Sunday, August 10, 2003, Chandigarh, India


C H A N D I G A R H   S T O R I E S


Ghaggar changing course due to quarrying
Business thrives under political patronage
Bipin Bhardwaj

Dera Bassi, August 9
Quarrying by an unbridled “politician-contractor mafia” on the bed of the Ghaggar has not only caused erosion of fertile land along its banks but also lead to diversion in the course of the river. This unchecked practice by the alleged mafia, enjoying political patronage, has been causing huge losses to farmers of the district for the past few years.

Deep pits caused by unchecked quarrying in violation of the Punjab Minor Mineral Excavation Rules, 1964 have helped the river divert its course, thus washing away fertile land along its banks.

Turning a blind eye to the consequences of quarrying, the mafia has been lifting sand and soil from the riverbed for the past many years to yield maximum profit.

There are 42 quarrying sites on the riverbed, between Ramgarh village in Haryana and Ootsar village, near Ghanaur in Rajpura, Punjab, as per the Mining Wing of the Industrial Department, Punjab. Of these, only 34 sites have been auctioned by the department this year.

Worst affected is the Mubarikpur-Manauli Surat stretch of the river where the contractors have been lifting sand from the riverbed and banks, discounting the bid deed.

Farmers of the area allege that politicians from Haryana, Punjab and other neighbouring states are involved in the trade.

Mr Netra Pal Singh, a resident of Rampur village, laments that the “mafia” has been quarrying with the help of earthmoving equipment along their fields with standing crop like paddy, maize and bajra.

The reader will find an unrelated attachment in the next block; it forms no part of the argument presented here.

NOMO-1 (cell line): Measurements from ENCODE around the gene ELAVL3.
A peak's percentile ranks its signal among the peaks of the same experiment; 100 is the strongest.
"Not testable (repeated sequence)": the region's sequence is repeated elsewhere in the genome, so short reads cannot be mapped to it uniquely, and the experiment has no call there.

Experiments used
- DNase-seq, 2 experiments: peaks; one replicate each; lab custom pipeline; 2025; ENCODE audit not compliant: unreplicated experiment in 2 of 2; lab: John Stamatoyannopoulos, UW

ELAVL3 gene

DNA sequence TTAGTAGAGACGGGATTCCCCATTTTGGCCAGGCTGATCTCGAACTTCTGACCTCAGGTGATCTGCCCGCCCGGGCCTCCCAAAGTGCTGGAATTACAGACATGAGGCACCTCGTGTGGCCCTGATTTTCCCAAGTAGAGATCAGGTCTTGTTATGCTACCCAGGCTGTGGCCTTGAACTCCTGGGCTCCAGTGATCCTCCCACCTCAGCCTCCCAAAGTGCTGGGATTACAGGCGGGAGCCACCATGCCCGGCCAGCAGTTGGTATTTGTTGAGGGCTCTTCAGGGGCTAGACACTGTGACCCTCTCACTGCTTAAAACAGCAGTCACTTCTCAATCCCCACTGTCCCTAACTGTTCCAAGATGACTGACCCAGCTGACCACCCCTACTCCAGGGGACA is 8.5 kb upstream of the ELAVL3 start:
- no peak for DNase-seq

“The pits dug by earthmovers facilitate the change in course of the river, leading to erosion of acres of fertile land each year. Some farmers have lost half of their land along the riverbank in past 15 years”, said Mr Teja Singh of Ibrahimpra village.

A major chunk of shamlat land, around 20 acres, of Bhaura village that was cultivated by over 15 farmers was swept away last week, according to Mr Gurdev Singh, an elderly farmer of the village.

“Continuous quarrying has deepened the river, which has further helped strong currents damage temporary bundhs along the banks. In the past three years, around 60 acres of village land has been washed away by floods”, lamented the Sarpanch of the village, Mr Mohinder Singh.

A survey of the area by Chandigarh Tribune team found out that huge machinery was being used to lift soil from the riverbed and banks. Temporary shacks had come up along the riverbed to provide tea and snacks for the labour. Trails leading to the riverbed had emerged at many places and scores of trucks (loaded with soil and sand) were stationed at some sites.

The authorities in the Mining Wing admitted involvement of politicians in quarrying business on the Ghaggar riverbed. The authorities further said the department had not received any complaint in this regard so far.



Parents pay for misdeeds of their wards 
Sanjeev Singh Bariana
Tribune News Service

Mr Rajesh Kumar, Inspector-General of Police, admitted that parents of the accused were facing inconvenience. The police was not interested in harassing them but only making an effort to locate the place where their wards were hiding. The accused in such a case usually got in touch with their families, at least to inform them that they were fine.

Mr Rajesh Kumar said calling parents and relatives was just a pressure tactic. The police is left with no other option. Sometimes it is expected that children “shamed by inconvenience to their parents” turned themselves in. 

Chandigarh, August 9